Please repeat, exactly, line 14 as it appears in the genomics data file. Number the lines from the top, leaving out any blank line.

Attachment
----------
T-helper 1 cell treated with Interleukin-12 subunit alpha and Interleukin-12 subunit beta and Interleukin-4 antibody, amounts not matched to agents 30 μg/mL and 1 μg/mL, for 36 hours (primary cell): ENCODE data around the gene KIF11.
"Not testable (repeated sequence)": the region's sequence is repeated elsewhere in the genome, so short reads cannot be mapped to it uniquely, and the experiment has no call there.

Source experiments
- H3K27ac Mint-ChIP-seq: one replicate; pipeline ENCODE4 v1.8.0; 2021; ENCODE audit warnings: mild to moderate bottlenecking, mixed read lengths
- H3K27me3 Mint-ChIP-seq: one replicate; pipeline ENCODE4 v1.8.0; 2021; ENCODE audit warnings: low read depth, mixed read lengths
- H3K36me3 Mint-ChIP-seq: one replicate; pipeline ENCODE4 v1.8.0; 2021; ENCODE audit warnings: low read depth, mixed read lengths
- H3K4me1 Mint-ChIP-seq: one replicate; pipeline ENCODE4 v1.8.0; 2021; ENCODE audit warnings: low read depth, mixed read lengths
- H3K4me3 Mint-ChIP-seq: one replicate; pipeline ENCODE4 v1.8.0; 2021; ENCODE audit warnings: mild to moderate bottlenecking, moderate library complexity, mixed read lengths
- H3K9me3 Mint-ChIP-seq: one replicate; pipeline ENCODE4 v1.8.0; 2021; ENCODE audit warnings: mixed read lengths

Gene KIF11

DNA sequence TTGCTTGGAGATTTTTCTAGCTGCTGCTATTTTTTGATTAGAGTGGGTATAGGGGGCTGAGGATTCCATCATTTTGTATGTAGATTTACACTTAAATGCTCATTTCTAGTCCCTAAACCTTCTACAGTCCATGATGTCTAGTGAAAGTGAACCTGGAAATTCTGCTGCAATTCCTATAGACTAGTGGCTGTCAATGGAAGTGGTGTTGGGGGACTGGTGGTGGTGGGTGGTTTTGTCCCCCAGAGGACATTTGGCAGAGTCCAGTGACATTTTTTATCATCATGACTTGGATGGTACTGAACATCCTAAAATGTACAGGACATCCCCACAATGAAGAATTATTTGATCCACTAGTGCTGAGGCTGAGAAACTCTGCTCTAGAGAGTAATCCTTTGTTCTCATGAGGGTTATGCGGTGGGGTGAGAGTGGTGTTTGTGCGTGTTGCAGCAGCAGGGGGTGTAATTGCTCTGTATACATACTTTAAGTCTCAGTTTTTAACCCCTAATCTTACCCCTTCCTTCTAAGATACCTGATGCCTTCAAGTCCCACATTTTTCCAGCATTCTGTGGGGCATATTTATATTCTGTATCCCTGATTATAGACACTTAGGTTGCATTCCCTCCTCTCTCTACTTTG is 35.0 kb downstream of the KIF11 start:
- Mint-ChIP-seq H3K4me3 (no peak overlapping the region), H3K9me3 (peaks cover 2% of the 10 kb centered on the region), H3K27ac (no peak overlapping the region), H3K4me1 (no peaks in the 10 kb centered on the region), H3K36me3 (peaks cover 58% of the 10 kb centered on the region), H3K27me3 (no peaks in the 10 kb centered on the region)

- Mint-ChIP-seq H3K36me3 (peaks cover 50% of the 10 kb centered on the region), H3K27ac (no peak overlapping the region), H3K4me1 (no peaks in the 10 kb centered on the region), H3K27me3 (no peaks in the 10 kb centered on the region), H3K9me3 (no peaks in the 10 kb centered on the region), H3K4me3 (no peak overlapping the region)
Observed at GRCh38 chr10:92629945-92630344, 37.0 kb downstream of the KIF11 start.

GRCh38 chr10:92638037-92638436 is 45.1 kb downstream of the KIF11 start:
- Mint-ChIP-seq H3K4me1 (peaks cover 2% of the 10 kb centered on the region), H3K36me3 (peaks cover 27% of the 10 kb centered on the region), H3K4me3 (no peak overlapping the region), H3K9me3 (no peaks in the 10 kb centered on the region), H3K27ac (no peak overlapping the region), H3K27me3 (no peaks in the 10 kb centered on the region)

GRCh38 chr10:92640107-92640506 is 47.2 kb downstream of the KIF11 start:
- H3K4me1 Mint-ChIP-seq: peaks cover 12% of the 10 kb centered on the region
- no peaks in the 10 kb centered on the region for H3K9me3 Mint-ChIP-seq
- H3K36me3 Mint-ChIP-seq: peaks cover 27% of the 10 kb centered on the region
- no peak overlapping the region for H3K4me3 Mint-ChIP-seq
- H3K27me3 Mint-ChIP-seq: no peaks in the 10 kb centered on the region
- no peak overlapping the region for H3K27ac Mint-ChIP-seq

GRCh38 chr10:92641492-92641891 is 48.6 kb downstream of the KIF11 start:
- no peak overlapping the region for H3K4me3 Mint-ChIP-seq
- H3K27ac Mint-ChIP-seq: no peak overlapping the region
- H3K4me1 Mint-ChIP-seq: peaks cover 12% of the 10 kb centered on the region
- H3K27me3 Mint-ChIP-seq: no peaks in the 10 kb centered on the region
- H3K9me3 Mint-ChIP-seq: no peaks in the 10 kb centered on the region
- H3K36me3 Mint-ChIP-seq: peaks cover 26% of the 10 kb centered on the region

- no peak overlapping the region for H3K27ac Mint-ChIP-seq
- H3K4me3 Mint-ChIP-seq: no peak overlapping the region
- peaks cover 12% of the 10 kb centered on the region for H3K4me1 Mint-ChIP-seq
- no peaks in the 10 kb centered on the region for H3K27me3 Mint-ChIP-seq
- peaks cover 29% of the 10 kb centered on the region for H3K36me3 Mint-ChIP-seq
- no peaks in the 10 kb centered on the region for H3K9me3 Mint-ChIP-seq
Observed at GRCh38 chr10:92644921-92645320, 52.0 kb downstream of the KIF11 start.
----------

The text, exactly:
Observed at GRCh38 chr10:92629945-92630344, 37.0 kb downstream of the KIF11 start.